4 Things Your Business Can Learn from a ‘Boring’ Pre-Flight Safety Briefing

Nov 19, 2013   //   by Mike   //   Latest News  //  Comments Off on 4 Things Your Business Can Learn from a ‘Boring’ Pre-Flight Safety Briefing

Last week, my friend DJ Waldow flew from New York to his home in San Francisco on Virgin America. On board the airplane, DJ Skyped me to share a fun video he had just watched and (later) wrote about. (Let me pause and channel Louis CK for a moment: He was flying through the air! Sitting in a chair! On the Internet!)

It might not be unusual to share a video with friends. But it’s less common to share a pre-flight safety briefing.

The new Virgin video is probably the only safety video I’ve ever seen that plays more like a music video than a boring safety briefing. But, what’s more, Virgin is also breaking new ground to by linking the pre-flight video to a fun marketing program, using Instagram and other social tools to expand the reach exponentially beyond those whose butts are already in a Virgin seat.

More on this in a minute. First, take a look at the video DJ shared:

So, yeah. It’s fun and cool, right?

Virgin tapped Hollywood Director John Chu to create the high-energy video, which is set entirely to dance and song. Chu featured choreography from some of the dance world’s best-known talent, including Christopher Scott and Jamal Sims, and Todrick Hall (American Idol) and Cyrus Spender (So You Think You Can Dance).

But it’s not just cool. It’s also brilliant. Here’s what any company can learn from the most interesting components of it:

1. Tell a bigger story well. Virgin’s new safety video isn’t just a video. It’s also deeply aligned with the brand’s musical roots (Virgin sponsors its own music festivals in the US, UK and Australia, among other music-related initiatives); as well, it furthers the airline’s expressed commitment to “making flying fun again.” The message in this video might be FAA-required, but the look and feel of it is uniquely Virgin.

Lesson for your brand: This stylish video is steeped in the brand’s bigger brand story. Can you say the same about the content your company produces? Think of it this way: If you covered up your logo on your website or video or blog or any content you’ve produced, would people still recognize it as coming from you?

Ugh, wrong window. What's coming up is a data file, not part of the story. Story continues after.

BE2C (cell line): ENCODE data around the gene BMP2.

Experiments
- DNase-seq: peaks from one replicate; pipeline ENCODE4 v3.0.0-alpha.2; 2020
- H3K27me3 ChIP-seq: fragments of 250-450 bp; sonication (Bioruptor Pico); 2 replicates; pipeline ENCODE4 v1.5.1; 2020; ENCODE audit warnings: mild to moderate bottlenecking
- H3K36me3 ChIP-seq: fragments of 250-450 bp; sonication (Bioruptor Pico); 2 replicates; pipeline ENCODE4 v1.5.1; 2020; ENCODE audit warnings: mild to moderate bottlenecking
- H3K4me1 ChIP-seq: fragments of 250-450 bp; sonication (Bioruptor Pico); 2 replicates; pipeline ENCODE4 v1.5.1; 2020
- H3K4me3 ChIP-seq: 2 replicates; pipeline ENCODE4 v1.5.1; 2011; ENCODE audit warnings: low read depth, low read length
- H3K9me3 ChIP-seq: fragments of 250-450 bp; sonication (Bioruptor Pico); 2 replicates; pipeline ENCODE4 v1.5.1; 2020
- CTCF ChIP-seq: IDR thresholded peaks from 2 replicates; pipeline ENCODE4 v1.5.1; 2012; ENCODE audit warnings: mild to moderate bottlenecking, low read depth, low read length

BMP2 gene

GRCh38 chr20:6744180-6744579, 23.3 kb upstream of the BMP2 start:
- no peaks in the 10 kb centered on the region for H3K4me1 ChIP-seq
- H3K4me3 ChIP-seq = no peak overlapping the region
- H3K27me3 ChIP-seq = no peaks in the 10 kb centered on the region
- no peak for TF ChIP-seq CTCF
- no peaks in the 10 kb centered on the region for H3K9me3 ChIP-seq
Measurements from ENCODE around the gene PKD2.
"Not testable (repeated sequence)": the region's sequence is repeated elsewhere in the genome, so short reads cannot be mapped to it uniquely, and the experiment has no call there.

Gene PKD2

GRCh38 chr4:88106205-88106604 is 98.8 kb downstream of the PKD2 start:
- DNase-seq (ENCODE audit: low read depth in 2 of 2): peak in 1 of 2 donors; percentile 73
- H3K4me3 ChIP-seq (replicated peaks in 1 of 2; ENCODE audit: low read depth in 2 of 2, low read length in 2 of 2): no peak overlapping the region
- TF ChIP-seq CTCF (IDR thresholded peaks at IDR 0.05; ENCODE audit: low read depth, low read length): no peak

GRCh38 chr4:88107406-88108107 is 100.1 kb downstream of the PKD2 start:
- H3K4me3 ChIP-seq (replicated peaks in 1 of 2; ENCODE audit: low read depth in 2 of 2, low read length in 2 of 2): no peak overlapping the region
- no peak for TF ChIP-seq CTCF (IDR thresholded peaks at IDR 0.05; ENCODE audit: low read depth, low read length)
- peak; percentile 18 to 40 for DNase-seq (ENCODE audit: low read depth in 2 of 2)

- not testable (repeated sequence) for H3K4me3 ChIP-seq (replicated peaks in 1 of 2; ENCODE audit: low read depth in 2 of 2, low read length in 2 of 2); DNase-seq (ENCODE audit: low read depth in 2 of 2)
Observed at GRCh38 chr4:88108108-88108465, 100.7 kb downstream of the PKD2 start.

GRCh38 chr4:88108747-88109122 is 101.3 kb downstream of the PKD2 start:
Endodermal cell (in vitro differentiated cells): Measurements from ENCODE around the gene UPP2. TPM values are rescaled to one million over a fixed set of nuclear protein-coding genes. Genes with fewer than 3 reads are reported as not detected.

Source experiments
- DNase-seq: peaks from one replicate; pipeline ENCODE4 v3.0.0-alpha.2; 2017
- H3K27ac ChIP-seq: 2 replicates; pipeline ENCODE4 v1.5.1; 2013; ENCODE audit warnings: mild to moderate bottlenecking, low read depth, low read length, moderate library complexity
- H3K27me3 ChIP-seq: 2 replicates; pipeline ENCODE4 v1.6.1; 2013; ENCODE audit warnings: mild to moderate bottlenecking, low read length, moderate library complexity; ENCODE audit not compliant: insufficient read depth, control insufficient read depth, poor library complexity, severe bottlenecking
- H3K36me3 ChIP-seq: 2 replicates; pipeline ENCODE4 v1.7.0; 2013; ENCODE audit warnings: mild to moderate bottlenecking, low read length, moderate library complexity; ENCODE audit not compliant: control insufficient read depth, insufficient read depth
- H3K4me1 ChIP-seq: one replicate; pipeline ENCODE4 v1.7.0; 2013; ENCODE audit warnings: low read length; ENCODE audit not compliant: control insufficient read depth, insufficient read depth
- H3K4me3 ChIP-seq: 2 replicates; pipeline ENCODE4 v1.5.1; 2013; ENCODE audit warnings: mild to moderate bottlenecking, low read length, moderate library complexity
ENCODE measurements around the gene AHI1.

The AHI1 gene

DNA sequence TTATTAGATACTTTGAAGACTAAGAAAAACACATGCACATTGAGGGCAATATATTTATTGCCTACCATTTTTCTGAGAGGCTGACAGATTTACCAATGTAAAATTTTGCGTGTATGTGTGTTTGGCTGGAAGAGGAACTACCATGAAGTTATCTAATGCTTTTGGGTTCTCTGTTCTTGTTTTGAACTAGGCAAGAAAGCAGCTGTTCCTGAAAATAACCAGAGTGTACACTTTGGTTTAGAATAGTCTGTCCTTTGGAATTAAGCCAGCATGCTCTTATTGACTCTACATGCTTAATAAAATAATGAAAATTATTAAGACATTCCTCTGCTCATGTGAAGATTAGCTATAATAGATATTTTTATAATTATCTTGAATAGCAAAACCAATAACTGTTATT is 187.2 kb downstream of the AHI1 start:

2. Notice content moments everywhere. Virgin could’ve produced a boring video like most other airlines do (not all: Air New Zealand is another notable exception). But it didn’t squander the opportunity to create something special that (by the way) has garnered 6 million YouTube views and significant press coverage.

Lesson for your brand: “Content” isn’t just things we think of as “marketing.” Rather, your content is everything your company produces: Your product pages, your FAQ page, microsites, your About Us page, your whole website (!), and (in this case) your Federal Aviation Administration-required safety videos.

Publishing is an incredible privilege! It’s an immense opportunity! I want to use SHOUTY CAPS here, because it’s THAT important a point: Don’t squander any opportunity to connect with the people you want to reach—whether that “content” is considered “marketing” or not.

3. Break a few rules (but only if your story is strong enough). As I wrote last week aboutSkype’s Born Friends video, the number-one rule for video is to Keep It Tight. In other words, respect the audience’s time, and don’t expect them to invest more than 60 to 90 seconds in your online video. (Or in any content, for that matter.)

But this safety video (at a whopping five minutes) was so enjoyable that I sat through the whole thing. And I wasn’t strapped into an airplane seat at the time.

Lesson for your brand: A strong story wins you a pass!

4. Create experiences worth sharing. This safety video isn’t just an FAA-required briefing. Cleverly, it’s also marketing. Virgin has linked it to a social media campaign and contest, inviting dancers to audition to be a dancer in the next iteration of the Virgin video via a microsite.

Air New Zealand’s recent safety video featuring Betty White does have a contest linked to it, too: Viewers can watch its latest safety video, Safety Old School Style, and tell Air New Zealand how they “live life to the full” for a chance to win a trip to Palm Springs USA or Queenstown, New Zealand.

But individuals enter the Air New Zealand contest through a microsite web form only, whereas Virgin’s microsite and program has additional creative social twists that expand the pre-flight video into new territory, and gets Virgin in front of new audiences, and encourages engagement.

Dancers can submit their dance moves by posting a video that features them to Instagram by November 22. With 10 days (as of this writing) to go, more than 175 15-second videos have been submitted and tagged on Instagram with #VXsafetydance; many have been shared on Twitter.

Additionally, visitors to Safety Dance Battle can vote their favorites up or down.

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